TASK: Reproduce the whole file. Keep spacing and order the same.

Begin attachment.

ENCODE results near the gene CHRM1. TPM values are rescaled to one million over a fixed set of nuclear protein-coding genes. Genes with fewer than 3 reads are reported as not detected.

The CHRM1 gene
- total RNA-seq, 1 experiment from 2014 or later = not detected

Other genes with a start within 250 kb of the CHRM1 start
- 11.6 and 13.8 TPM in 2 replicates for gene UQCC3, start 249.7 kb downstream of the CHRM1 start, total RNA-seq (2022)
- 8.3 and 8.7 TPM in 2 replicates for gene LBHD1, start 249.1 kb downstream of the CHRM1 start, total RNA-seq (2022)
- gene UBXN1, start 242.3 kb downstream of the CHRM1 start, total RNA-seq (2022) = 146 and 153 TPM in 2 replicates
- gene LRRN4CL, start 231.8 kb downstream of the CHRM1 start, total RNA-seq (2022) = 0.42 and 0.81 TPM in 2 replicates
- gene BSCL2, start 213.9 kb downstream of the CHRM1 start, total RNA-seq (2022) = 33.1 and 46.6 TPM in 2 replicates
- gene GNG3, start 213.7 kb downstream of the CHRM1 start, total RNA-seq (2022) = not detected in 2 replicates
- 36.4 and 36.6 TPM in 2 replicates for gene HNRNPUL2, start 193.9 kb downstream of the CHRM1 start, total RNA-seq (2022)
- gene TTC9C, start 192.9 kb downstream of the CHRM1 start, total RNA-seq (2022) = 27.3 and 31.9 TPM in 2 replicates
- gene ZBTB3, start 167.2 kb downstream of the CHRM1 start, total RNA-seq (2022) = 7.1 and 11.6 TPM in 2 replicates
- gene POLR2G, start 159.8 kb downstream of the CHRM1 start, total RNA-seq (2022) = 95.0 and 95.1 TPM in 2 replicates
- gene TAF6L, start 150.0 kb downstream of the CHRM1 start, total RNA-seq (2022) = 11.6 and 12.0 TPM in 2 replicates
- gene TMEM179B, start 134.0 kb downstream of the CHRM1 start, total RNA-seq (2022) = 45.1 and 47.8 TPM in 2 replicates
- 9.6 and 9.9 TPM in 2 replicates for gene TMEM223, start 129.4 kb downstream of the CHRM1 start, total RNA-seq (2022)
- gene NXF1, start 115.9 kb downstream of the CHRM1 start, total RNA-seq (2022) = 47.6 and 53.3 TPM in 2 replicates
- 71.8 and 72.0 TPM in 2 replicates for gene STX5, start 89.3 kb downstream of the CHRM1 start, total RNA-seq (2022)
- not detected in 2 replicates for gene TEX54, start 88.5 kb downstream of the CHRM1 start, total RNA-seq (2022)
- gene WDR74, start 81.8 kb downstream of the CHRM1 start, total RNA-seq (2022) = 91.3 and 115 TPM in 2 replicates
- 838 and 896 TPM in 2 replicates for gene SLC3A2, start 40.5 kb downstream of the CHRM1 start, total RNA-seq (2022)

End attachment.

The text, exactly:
ENCODE results near the gene CHRM1. TPM values are rescaled to one million over a fixed set of nuclear protein-coding genes. Genes with fewer than 3 reads are reported as not detected.

The CHRM1 gene
- total RNA-seq, 1 experiment from 2014 or later = not detected

Other genes with a start within 250 kb of the CHRM1 start
- 11.6 and 13.8 TPM in 2 replicates for gene UQCC3, start 249.7 kb downstream of the CHRM1 start, total RNA-seq (2022)
- 8.3 and 8.7 TPM in 2 replicates for gene LBHD1, start 249.1 kb downstream of the CHRM1 start, total RNA-seq (2022)
- gene UBXN1, start 242.3 kb downstream of the CHRM1 start, total RNA-seq (2022) = 146 and 153 TPM in 2 replicates
- gene LRRN4CL, start 231.8 kb downstream of the CHRM1 start, total RNA-seq (2022) = 0.42 and 0.81 TPM in 2 replicates
- gene BSCL2, start 213.9 kb downstream of the CHRM1 start, total RNA-seq (2022) = 33.1 and 46.6 TPM in 2 replicates
- gene GNG3, start 213.7 kb downstream of the CHRM1 start, total RNA-seq (2022) = not detected in 2 replicates
- 36.4 and 36.6 TPM in 2 replicates for gene HNRNPUL2, start 193.9 kb downstream of the CHRM1 start, total RNA-seq (2022)
- gene TTC9C, start 192.9 kb downstream of the CHRM1 start, total RNA-seq (2022) = 27.3 and 31.9 TPM in 2 replicates
- gene ZBTB3, start 167.2 kb downstream of the CHRM1 start, total RNA-seq (2022) = 7.1 and 11.6 TPM in 2 replicates
- gene POLR2G, start 159.8 kb downstream of the CHRM1 start, total RNA-seq (2022) = 95.0 and 95.1 TPM in 2 replicates
- gene TAF6L, start 150.0 kb downstream of the CHRM1 start, total RNA-seq (2022) = 11.6 and 12.0 TPM in 2 replicates
- gene TMEM179B, start 134.0 kb downstream of the CHRM1 start, total RNA-seq (2022) = 45.1 and 47.8 TPM in 2 replicates
- 9.6 and 9.9 TPM in 2 replicates for gene TMEM223, start 129.4 kb downstream of the CHRM1 start, total RNA-seq (2022)
- gene NXF1, start 115.9 kb downstream of the CHRM1 start, total RNA-seq (2022) = 47.6 and 53.3 TPM in 2 replicates
- 71.8 and 72.0 TPM in 2 replicates for gene STX5, start 89.3 kb downstream of the CHRM1 start, total RNA-seq (2022)
- not detected in 2 replicates for gene TEX54, start 88.5 kb downstream of the CHRM1 start, total RNA-seq (2022)
- gene WDR74, start 81.8 kb downstream of the CHRM1 start, total RNA-seq (2022) = 91.3 and 115 TPM in 2 replicates
- 838 and 896 TPM in 2 replicates for gene SLC3A2, start 40.5 kb downstream of the CHRM1 start, total RNA-seq (2022)